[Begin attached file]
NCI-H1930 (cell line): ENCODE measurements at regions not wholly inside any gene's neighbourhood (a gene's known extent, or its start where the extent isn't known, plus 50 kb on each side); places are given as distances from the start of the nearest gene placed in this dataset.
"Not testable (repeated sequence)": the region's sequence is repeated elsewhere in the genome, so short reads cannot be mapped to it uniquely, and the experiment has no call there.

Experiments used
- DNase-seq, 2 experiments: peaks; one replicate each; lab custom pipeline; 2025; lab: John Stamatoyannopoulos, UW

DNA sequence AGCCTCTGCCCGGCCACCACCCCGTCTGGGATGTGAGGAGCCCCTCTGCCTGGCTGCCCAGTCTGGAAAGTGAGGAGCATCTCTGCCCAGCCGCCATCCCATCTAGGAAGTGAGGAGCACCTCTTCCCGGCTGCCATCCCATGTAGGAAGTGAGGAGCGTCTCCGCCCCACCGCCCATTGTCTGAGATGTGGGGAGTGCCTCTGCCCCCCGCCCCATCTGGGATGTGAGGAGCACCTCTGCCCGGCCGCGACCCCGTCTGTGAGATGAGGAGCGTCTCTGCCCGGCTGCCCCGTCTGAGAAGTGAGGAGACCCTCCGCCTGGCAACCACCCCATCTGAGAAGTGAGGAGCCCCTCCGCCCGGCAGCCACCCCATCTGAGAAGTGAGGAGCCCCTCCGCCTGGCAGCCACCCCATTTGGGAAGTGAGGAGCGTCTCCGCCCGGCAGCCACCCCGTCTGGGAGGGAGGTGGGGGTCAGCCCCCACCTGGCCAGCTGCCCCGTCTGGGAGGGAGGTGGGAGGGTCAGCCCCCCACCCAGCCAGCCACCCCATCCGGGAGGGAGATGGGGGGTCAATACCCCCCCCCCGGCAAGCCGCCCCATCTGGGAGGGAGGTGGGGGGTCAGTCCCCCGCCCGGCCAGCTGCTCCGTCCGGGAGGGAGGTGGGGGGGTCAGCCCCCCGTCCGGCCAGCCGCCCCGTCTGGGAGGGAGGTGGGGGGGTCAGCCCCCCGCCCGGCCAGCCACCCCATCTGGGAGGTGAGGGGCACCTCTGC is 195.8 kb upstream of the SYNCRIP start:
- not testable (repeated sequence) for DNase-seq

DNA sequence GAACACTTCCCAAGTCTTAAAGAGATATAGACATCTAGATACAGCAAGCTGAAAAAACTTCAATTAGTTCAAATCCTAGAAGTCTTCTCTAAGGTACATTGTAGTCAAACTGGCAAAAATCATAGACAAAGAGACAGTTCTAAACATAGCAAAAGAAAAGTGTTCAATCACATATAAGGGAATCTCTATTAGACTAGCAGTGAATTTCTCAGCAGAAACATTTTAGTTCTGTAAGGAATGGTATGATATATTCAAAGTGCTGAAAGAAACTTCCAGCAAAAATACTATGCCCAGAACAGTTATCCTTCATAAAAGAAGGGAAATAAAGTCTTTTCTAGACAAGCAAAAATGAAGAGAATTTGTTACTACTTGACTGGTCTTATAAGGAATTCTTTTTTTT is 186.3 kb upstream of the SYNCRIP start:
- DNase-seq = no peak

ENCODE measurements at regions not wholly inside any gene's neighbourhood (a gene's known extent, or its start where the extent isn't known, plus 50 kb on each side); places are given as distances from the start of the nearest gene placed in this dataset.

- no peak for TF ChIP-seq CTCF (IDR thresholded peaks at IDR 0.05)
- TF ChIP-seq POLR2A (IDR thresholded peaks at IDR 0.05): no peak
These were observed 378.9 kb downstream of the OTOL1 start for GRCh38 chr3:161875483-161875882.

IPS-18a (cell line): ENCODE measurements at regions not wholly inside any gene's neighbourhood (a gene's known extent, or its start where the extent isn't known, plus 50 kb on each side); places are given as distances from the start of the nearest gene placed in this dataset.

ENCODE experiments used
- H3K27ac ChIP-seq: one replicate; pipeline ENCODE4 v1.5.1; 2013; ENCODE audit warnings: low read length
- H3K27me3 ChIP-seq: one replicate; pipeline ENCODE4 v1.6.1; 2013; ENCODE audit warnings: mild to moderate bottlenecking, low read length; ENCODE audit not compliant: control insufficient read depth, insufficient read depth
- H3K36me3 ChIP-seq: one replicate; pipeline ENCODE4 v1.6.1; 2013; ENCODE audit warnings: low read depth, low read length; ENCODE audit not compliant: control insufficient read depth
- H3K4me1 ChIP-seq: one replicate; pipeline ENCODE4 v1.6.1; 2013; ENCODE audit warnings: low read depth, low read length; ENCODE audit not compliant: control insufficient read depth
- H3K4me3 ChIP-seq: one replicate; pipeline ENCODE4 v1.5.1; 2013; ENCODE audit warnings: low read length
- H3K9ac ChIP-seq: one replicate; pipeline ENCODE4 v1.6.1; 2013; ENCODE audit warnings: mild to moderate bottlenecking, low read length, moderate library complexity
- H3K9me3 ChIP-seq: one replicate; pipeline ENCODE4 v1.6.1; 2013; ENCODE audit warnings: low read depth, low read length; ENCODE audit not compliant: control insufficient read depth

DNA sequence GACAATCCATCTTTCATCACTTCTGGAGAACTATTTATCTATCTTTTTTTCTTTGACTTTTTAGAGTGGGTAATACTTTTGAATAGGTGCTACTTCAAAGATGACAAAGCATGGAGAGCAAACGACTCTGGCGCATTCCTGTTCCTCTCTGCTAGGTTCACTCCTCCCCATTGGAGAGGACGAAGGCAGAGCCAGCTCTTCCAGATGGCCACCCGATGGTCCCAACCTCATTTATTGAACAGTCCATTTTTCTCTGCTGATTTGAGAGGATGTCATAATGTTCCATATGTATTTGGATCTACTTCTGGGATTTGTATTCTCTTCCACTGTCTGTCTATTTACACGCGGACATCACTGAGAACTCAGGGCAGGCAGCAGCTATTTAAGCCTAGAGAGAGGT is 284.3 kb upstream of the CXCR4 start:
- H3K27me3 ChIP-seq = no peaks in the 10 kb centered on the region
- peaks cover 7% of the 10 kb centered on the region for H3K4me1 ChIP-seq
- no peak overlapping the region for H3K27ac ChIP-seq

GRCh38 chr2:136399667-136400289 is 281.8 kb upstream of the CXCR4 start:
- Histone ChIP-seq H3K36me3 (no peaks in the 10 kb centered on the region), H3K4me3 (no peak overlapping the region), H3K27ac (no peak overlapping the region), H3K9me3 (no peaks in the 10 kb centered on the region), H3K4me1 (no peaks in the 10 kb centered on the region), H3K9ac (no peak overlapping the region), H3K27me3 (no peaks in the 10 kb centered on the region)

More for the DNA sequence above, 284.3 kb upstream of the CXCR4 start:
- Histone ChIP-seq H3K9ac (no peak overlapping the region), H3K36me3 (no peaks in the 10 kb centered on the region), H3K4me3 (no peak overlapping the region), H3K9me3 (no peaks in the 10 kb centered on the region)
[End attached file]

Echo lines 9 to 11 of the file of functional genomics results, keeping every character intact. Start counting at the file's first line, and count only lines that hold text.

ENCODE measurements at regions not wholly inside any gene's neighbourhood (a gene's known extent, or its start where the extent isn't known, plus 50 kb on each side); places are given as distances from the start of the nearest gene placed in this dataset.

- no peak for TF ChIP-seq CTCF (IDR thresholded peaks at IDR 0.05)
- TF ChIP-seq POLR2A (IDR thresholded peaks at IDR 0.05): no peak